Concern Expressed over Nato Inaction on Soviet Mediterranean Entry

Dissatisfaction was expressed here today with the lack of effective action by the North Atlantic Treaty Organization (NATO) in face of Soviet penetration of the Middle East and Mediterranean areas and its heavy arms supplies to the Arab states. The criticism was made by the political commission of NATO’s parliamentary assembly, an advisory body, as the foreign and defense ministers of the 15 NATO-member countries went into the second day of their semi-annual ministerial council meeting. The political commission presented a draft resolution asking the NATO Council of Ministers “what efficient and collective means have been undertaken to counteract at the earliest, the threat posed to the Alliance’s vital interests” by the Soviet naval activities in the Mediterranean and its political and military activities in the Middle East.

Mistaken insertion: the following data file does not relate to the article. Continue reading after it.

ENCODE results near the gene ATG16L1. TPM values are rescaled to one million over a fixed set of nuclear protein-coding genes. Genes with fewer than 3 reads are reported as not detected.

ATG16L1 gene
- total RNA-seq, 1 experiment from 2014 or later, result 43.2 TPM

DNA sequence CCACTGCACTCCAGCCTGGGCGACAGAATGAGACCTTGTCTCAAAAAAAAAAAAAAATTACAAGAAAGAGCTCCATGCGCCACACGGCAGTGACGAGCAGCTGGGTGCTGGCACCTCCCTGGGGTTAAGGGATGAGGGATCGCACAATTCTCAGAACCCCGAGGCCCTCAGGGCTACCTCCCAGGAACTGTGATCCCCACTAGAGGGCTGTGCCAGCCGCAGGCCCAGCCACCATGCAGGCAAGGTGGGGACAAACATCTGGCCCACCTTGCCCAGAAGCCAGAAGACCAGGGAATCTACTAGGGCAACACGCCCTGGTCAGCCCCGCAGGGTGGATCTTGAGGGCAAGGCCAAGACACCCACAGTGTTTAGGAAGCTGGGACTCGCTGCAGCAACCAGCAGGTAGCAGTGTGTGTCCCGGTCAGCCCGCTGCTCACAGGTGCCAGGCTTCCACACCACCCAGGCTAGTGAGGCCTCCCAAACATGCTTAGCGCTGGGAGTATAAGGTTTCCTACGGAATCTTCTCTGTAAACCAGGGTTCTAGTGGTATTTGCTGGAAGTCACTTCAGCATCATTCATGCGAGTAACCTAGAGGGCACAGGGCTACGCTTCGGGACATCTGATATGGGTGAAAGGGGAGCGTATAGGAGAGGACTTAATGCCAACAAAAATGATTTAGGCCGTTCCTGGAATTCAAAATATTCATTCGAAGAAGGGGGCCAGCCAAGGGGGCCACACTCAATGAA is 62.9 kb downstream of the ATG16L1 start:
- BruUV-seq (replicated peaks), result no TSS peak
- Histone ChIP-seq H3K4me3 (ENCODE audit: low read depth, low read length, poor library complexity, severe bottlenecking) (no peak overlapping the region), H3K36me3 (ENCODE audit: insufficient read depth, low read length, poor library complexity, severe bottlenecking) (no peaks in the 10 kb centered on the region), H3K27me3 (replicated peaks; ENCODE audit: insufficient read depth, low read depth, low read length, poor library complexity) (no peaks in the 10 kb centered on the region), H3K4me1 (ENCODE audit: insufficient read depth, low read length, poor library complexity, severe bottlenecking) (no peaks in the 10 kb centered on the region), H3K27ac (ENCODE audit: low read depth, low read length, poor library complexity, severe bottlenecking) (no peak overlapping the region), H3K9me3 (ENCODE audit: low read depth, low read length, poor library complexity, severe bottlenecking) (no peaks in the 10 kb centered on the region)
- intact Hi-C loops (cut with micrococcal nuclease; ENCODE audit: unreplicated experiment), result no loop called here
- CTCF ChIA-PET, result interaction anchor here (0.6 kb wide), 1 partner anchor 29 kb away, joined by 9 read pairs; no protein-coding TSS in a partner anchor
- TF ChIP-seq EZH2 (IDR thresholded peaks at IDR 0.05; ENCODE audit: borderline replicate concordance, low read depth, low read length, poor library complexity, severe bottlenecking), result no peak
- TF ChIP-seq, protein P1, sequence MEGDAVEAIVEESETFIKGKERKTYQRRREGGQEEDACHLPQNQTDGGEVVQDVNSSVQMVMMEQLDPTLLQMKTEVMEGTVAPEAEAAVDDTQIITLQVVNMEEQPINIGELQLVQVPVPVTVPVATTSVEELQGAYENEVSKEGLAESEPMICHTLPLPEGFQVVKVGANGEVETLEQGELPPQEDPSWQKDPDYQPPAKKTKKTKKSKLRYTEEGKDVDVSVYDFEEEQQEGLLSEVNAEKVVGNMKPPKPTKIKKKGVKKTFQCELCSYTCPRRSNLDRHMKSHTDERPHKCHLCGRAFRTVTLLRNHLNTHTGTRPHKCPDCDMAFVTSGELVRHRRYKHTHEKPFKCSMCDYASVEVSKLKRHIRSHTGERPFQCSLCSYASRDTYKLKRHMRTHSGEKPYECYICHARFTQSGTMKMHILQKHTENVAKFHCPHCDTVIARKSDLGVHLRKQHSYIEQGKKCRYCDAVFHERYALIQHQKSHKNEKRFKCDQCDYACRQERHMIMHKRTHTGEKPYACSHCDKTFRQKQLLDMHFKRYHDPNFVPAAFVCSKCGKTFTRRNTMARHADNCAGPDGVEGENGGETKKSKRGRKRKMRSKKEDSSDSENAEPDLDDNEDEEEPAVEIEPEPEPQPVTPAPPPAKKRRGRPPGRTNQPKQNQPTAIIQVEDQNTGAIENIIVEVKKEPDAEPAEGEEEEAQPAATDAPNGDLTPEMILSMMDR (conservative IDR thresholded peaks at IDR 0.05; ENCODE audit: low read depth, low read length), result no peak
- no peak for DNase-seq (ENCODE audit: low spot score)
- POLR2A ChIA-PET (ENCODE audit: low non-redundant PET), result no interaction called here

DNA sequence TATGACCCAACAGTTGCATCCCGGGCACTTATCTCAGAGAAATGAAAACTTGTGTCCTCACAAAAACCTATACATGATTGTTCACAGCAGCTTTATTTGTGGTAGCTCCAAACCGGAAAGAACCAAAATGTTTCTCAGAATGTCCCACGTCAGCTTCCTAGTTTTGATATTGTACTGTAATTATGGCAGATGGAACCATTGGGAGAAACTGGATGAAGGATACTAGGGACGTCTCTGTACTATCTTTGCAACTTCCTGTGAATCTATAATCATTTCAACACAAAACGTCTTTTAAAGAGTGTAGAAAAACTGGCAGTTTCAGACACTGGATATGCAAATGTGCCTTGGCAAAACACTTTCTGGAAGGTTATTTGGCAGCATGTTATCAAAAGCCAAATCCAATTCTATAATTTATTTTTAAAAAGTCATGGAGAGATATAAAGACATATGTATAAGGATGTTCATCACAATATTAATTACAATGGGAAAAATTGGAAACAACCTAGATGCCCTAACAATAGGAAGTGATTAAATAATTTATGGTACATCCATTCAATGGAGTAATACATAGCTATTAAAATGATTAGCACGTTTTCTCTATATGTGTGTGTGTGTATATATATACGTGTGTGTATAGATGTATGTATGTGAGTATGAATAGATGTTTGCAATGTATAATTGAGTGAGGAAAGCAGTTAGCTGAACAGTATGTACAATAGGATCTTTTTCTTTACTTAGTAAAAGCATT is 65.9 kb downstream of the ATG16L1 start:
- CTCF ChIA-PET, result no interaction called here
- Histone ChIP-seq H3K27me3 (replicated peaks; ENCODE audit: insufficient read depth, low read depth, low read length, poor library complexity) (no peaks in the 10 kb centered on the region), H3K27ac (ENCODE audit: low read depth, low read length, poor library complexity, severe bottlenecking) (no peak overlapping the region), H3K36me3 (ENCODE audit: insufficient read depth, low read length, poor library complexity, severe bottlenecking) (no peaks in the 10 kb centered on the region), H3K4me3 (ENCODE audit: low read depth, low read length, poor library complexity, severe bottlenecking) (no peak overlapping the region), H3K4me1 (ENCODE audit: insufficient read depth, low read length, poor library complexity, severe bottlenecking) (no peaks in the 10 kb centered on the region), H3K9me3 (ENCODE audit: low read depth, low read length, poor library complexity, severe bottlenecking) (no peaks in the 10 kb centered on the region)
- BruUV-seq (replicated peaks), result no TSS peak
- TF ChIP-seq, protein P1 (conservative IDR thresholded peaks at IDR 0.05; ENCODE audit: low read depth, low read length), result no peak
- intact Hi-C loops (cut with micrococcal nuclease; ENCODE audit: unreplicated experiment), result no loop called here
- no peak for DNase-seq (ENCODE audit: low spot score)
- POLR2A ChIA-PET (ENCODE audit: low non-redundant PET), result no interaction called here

The Soviet military and naval presence in the Mediterranean and Middle East was high on the agenda of the Council meeting. It was the subject of three major reports, one of them prepared by NATO’s secretary-general, Manilio Brosio, another by strategic experts and the third by military experts. But the organization appeared to have no plans for dealing with the potential threat, particularly as it effects the Soviet’s possible primary target in the region Israel. According to informed sources, it is apparent that NATO’s military experts and various national delegations are reluctant to assume, openly or even secretly, any responsibility in the event of actual Soviet military aggression against Israel. Their reluctance applies to political as well as to possible military counter moves, according to these sources. Asked by the Jewish Telegraphic Agency whether NATO had plans to meet direct Soviet military intervention in the Middle East, Mr. Brosio would say only that the ministers were examining the problem.

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